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Can Brits do Thanksgiving? Of course, they can. Last Thursday (November 20), the team at the Institute of Culinary Education […]Read Now
Don’t be fooled into thinking Thanksgiving is all about the food. Many Americans are just as passionate about the retail […]Read Now
- Actor Bill Nighy (who won a Golden Globe for BBC AMERICA’s Gideon’s Daughter) and his long-time partner Diana Quick have split after 27 years. They have a 24-year-old daughter. I know a couple of middle-aged women who already have flights booked to London to pick up the pieces.(Digital Spy)
- Sienna Miller says she’s not a “slut,” no matter what’s currently written all over her London home.(Digital Spy)
- The third season of Torchwood will feature a single story, “the most ambitious story we’ve ever made,” writer Russell T. Davies says.(BBC)
- Salman Rushdie has received an apology in court from the former bodyguard who made false claims in a book alleging that the Booker Prize-winning author was “unhygienic,” “suicidal,” and “unprofessional,” and that he was once locked in a cupboard by his security officers. Quite an imagination on that bodyguard: he should have started a writing career long ago.(Guardian)
- Jeremy Paxman has been rightfully laughed at for his silly remarks that “white middle-class men” are the “worst thing you can be” in the TV industry. Rod Liddle, former BBC Radio 4 editor, says, “It is clear – his name deserves to be written alongside other fearless campaigners for equality: Rosa Parks, Emmeline Pankhurst, Jeremy Paxman.”(Telegraph)
- Radio 4 presenter Mariella Frostrup (read her profile) says, “[Mr. Paxman] lists five women because he couldn’t possibly name all the men in positions of power in TV because he would be there all bloody day,” she said. “It seems to me that TV is a fantastic place for middle-class white males. They are very much judged to be the people imbued with a sort of gravitas that women are still struggling to achieve.”(The Independent)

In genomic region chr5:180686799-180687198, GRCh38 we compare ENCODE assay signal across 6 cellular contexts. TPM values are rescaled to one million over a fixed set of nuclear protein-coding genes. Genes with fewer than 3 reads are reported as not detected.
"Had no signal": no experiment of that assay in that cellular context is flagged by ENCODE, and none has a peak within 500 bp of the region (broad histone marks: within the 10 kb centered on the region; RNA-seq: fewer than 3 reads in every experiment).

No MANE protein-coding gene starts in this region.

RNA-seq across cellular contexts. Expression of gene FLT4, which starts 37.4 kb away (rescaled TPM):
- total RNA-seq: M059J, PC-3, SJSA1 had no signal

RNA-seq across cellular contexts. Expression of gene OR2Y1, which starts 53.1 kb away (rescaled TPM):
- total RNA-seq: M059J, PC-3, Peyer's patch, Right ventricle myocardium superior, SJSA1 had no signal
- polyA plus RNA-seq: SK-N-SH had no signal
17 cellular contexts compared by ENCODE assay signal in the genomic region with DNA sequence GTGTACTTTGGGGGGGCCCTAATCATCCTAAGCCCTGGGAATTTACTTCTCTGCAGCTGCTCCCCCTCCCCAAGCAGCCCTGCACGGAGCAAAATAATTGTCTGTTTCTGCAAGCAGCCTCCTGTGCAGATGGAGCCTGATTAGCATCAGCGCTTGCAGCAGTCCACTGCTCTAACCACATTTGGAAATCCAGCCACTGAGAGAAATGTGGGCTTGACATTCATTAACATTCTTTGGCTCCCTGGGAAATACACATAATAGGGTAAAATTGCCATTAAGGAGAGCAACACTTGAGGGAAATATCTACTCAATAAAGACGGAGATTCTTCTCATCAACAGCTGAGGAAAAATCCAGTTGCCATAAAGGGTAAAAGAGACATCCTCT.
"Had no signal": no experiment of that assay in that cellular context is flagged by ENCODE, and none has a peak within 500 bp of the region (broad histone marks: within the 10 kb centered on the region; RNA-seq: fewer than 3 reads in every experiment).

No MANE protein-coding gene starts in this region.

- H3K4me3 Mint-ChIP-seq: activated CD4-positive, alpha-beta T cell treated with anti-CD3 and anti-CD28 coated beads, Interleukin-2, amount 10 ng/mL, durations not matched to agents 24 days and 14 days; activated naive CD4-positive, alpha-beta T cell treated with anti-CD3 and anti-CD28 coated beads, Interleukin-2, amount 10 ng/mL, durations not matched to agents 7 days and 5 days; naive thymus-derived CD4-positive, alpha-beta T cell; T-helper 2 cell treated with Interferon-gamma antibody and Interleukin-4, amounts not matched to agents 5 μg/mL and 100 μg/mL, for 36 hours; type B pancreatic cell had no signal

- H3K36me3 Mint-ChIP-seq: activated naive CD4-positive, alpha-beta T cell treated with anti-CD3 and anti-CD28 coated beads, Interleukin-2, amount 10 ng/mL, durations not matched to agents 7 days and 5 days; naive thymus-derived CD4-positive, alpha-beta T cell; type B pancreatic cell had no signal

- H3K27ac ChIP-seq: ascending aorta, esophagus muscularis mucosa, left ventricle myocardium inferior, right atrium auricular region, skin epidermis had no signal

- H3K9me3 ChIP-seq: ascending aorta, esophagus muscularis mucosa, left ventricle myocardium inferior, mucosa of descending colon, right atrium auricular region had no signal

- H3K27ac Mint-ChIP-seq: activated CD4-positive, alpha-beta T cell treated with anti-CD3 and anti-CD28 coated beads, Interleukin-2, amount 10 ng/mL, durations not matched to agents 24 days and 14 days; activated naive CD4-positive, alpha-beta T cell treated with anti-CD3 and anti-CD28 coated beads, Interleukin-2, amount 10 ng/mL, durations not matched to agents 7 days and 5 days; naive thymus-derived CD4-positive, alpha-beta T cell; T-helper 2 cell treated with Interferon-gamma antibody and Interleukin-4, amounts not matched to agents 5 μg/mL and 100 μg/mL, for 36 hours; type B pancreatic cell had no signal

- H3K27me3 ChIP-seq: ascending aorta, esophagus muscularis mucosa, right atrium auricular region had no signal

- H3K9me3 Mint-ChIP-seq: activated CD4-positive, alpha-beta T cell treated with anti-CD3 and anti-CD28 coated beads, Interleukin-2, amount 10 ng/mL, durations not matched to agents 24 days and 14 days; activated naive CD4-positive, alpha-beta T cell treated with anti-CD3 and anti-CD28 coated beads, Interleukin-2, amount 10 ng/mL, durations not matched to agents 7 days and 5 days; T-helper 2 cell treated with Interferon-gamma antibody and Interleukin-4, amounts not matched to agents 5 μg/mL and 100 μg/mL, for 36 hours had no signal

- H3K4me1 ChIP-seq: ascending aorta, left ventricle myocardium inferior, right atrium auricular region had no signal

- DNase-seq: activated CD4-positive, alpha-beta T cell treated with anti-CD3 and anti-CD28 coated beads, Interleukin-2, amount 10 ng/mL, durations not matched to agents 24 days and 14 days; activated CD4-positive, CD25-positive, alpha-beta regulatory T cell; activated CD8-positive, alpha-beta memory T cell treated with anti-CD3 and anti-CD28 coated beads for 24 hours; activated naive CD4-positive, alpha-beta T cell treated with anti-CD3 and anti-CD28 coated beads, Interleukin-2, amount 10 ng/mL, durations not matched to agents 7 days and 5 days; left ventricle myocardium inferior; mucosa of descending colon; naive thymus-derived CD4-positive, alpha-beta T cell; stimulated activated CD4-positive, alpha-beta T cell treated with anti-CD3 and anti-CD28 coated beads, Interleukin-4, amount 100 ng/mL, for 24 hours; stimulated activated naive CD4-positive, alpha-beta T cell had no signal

- The Guardian‘s Jane Martinson says, “Women fill 10 of the 35 most senior positions at [the BBC], with just four sitting on the 15-strong executive board. Given that women make up half of the BBC workforce, that hardly suggests dominance. We have never had a female director general. When it comes to non-white executives, the figures are even worse. Women hold 37% of the top 750 senior management roles, but just 5% of these jobs go to ethnic minorities, who make up 11% of the total workforce. Speak to many of those lower down the ladder and the BBC appears as ‘hideously white’ as it was seven years ago when [former BBC director-general] Greg Dyke coined the phrase.”
- An entrepreneur who rejected offers from the Dragons’ Den tycoons has become a worldwide success, according to The Daily Mail. James Halliburton was offered investment cash for his Waterbuoy, a key chain attachment that keeps keys from sinking in water. But he decided to “go it alone” and has stocked the gadget in stores around the globe.
- Is the new Channel 4 drama Stacked a Scottish version of Skins? The Daily Record has seen the show and says, “In the pilot episode, to be screened on Channel 4 tomorrow, a 16-year old gets a boob job while her sister, 14, flashes her knickers to passers-by and swigs vodka in the back of a bus.”
- Get Gordon Ramsay’s recipe for a tasty herb omelette.
- Arctic Monkeys have hired Josh Homme of the Queens of the Stone Age to produce some tracks for them.(BBC)
- The Cribs are releasing a single with Johnny Marr this year.(NME)
- X Factor judge Louis Walsh picks up the Dannii Minogue hate where Sharon Osbourne left off.(Daily Mail)
- Playwright David Hare criticizes the BBC for neglecting the theater.(The Times)
Kevin Wicks founded BBCAmerica.com's Anglophenia blog back in 2005 and has been translating British culture for an American audience ever since. While not British himself - he was born and raised in St. Louis, Missouri - he once received inordinate hospitality in London for sharing the name of a dead but beloved EastEnders character. His Anglophilia stems from a high school love of Morrissey, whom he calls his "gateway drug" into British culture.